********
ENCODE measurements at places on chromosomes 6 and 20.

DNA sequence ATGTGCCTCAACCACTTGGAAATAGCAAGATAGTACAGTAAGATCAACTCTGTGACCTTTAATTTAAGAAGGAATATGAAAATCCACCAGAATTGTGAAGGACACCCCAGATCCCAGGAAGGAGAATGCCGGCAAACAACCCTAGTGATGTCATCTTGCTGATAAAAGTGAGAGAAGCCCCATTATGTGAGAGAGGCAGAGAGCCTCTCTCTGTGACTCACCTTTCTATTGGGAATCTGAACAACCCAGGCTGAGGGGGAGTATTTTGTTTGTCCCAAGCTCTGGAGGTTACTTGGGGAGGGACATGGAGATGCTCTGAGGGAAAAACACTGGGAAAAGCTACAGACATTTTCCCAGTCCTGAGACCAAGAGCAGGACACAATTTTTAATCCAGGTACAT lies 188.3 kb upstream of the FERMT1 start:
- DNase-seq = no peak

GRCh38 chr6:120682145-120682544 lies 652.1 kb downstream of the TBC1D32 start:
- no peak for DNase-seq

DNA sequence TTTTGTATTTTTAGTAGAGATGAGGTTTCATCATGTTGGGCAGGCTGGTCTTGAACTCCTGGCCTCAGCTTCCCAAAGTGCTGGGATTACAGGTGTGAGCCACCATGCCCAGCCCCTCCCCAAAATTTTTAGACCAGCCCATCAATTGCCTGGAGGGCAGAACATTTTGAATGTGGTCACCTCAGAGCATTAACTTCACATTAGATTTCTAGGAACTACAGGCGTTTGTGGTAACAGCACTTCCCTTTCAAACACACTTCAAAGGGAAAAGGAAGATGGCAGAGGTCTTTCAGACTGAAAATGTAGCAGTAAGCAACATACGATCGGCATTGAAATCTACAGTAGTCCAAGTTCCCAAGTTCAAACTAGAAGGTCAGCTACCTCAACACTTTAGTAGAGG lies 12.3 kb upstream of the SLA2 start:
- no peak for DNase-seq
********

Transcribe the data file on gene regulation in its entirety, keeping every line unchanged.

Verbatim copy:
ENCODE measurements at places on chromosomes 6 and 20.

DNA sequence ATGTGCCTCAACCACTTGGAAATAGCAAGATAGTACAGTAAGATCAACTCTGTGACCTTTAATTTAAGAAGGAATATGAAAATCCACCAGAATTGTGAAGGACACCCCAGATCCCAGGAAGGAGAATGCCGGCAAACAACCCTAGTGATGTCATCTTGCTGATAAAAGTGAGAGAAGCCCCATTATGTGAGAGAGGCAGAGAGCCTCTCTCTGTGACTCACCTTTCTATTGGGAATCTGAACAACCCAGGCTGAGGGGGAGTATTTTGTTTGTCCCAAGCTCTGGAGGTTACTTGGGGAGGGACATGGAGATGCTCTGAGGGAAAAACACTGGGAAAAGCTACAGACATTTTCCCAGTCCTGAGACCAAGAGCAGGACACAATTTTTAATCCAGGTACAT lies 188.3 kb upstream of the FERMT1 start:
- DNase-seq = no peak

GRCh38 chr6:120682145-120682544 lies 652.1 kb downstream of the TBC1D32 start:
- no peak for DNase-seq

DNA sequence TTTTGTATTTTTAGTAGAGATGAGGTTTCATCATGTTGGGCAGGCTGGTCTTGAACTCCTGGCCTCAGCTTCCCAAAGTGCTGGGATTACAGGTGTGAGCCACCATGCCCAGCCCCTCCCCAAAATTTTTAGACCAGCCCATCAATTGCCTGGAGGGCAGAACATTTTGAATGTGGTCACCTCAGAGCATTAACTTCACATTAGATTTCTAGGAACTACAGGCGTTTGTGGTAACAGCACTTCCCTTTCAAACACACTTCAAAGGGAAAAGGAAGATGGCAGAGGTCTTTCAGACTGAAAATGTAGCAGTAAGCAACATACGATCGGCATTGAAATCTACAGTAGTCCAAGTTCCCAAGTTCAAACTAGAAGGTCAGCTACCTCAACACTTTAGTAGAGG lies 12.3 kb upstream of the SLA2 start:
- no peak for DNase-seq